I started this project because I am sure that unless news thrives on the net we are totally screwed. I've never felt that we could trust Facebook to be the official distribution system for journalism on the net.
This is the first step to creating many distribution nets, so a competitive market can develop. I've bootstrapped successful tech projects before. This is how it begins! It's not that hard, it just requires cooperation and a clear goal.
This got me thinking. What if a community created such a list of feeds, and did it over a period of weeks or months, with discussion, and a certain amount of deliberation.
We could use the tools of open source to do this project.
So, I've set up a new GitHub repository where we can work on that list of feeds. I'll write a small piece of software that periodically turns that collection into an OPML file suitable for use in a feed reader. From there who knows what happens, but just getting a list of feeds for journalists to follow, collaboratively, while it doesn't involve much work or technical know-how, would be a major improvement over the way we all do this individually, for ourselves.
I'll post updates on this project to this blog.
Following up on yesterday's report on River5's file reading problem at startup, with futher thought I realized I did not have a solution to the problem.
The way I proposed doing it yesterday would have resulted in just as many lost items at startup. The problem was that the central routine was sending the JSON text of the file to each of the callbacks. Each would then parse the text, producing a structure which it would then link into the cache. Only one of the structures would survive in the cache, the last one linked in, and it would have one of the new items. The other new items would be lost. In other words, no improvement.
So I changed the code and had the central routine parse the text, and call each of the callbacks with the resulting structure. Now all the callbacks add their items to the same struct, (unless I'm still missing something) and the result is zero lost items.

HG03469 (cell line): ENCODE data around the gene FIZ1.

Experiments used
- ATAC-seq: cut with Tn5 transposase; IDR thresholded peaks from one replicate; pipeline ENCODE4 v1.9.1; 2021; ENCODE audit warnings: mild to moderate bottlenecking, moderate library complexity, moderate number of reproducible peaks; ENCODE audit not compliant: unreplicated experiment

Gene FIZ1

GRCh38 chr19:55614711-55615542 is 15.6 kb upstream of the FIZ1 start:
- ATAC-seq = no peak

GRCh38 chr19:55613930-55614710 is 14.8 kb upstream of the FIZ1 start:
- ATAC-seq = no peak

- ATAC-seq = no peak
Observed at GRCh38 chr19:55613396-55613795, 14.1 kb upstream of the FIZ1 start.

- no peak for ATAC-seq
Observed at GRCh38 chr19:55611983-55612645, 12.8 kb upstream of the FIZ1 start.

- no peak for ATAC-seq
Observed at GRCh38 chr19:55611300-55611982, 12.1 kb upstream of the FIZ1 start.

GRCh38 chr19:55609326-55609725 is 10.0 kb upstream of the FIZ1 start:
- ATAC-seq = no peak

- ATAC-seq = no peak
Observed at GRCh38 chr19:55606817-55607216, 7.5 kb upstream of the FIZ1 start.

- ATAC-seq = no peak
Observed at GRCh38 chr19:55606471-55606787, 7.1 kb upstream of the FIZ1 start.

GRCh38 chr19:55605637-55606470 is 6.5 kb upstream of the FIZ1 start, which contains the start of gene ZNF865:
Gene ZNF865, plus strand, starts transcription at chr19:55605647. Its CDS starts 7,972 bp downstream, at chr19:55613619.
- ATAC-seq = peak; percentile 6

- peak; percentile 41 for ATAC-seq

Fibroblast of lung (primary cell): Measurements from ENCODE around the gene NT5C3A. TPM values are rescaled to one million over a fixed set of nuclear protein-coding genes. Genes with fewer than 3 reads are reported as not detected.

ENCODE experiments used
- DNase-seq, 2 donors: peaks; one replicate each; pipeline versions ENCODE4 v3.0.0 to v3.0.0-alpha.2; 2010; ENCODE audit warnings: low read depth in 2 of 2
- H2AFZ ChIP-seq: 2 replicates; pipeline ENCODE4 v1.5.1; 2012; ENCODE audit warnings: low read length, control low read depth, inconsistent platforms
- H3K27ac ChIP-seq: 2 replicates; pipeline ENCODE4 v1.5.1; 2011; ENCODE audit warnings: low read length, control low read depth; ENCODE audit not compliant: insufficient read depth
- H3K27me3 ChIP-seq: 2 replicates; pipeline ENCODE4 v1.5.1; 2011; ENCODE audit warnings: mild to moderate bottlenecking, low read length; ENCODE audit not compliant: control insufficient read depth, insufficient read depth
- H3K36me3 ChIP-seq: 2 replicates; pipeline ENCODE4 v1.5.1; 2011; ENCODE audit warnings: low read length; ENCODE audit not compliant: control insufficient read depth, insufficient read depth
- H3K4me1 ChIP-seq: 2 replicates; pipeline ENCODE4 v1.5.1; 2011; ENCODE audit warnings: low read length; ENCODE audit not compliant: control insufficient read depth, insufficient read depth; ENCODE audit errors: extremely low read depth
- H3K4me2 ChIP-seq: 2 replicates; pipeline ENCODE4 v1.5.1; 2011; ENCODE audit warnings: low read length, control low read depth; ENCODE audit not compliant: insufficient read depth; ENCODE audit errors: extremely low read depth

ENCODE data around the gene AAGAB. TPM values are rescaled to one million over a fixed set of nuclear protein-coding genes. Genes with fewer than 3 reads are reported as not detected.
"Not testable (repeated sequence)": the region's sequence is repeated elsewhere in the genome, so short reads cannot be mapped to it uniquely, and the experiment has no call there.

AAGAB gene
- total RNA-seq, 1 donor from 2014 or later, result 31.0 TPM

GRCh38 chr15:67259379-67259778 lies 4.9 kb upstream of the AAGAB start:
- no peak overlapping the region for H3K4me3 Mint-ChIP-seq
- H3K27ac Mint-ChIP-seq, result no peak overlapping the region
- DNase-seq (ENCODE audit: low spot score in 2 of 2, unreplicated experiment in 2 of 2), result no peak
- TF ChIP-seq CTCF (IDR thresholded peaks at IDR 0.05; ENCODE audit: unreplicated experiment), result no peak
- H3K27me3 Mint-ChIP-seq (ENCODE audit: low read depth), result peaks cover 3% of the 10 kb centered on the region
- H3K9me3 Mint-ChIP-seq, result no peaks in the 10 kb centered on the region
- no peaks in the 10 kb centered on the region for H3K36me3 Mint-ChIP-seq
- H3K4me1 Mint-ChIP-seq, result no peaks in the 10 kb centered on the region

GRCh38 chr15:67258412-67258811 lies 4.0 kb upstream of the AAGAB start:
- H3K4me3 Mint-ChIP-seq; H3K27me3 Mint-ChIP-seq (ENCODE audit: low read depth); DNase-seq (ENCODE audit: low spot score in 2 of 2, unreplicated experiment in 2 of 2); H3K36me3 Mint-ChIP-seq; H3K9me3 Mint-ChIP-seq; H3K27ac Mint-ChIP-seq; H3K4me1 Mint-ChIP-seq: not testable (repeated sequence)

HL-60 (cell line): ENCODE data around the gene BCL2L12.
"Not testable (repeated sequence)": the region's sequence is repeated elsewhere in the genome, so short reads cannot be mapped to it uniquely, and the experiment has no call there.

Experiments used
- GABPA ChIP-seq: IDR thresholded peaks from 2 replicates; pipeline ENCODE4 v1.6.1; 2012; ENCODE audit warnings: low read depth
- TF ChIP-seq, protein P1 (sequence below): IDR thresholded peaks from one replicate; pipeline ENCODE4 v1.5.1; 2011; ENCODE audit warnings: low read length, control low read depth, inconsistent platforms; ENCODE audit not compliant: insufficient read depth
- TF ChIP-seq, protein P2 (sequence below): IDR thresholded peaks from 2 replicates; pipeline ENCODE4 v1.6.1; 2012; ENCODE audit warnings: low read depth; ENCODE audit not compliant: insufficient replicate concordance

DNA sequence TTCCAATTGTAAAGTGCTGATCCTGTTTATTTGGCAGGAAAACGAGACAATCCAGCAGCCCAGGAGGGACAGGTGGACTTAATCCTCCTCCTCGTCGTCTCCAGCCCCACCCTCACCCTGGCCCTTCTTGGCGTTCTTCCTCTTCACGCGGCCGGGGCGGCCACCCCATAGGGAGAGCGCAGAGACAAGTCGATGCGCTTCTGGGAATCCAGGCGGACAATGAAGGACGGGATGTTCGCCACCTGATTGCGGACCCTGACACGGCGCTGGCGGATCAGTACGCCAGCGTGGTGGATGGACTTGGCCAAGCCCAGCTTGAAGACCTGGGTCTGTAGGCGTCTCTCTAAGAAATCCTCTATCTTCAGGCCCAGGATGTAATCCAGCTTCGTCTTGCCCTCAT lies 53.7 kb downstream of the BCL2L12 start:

I've created a gist with the new code, and left the old gist in place. I have not yet released a version of River5 that uses this new approach. Testing it here first then thinking about how I want to deploy.
Note this version is more complex because it has to initialize the struct once and only once, so the central routne, readRiverFile, must receive a callback that initializes the structure when the read fails, which it will do when the river file is first created.
I haven't received any comments, but they are still welcome.
I wonder sometimes what goes thru people's minds when you offer to help and it's something you're expert in, and they ignore you.
It's been happening with news people constantly since I stared working on news software and formats on the web.
I can't imagine what ulterior motive they think I have. I don't make any money from the work. I do it because I am sure that unless news thrives on the net we are totally screwed.
Don't they see that too?
The first part of solving it was writing down concisely what the problem was. Carsten Senger did a great job, but he isn't responsible for the fix, I am. And I wrote the code and am familiar with how it's organized and how it got to be how it is.
The problem statement
I've been pushing the idea of Occam's News, where we talk about what's obvious not what we can prove. Michael Wolff's approach is exactly that. It's not what you can prove, but it's what we know anyway. Both this and proof-based news are valid and needed.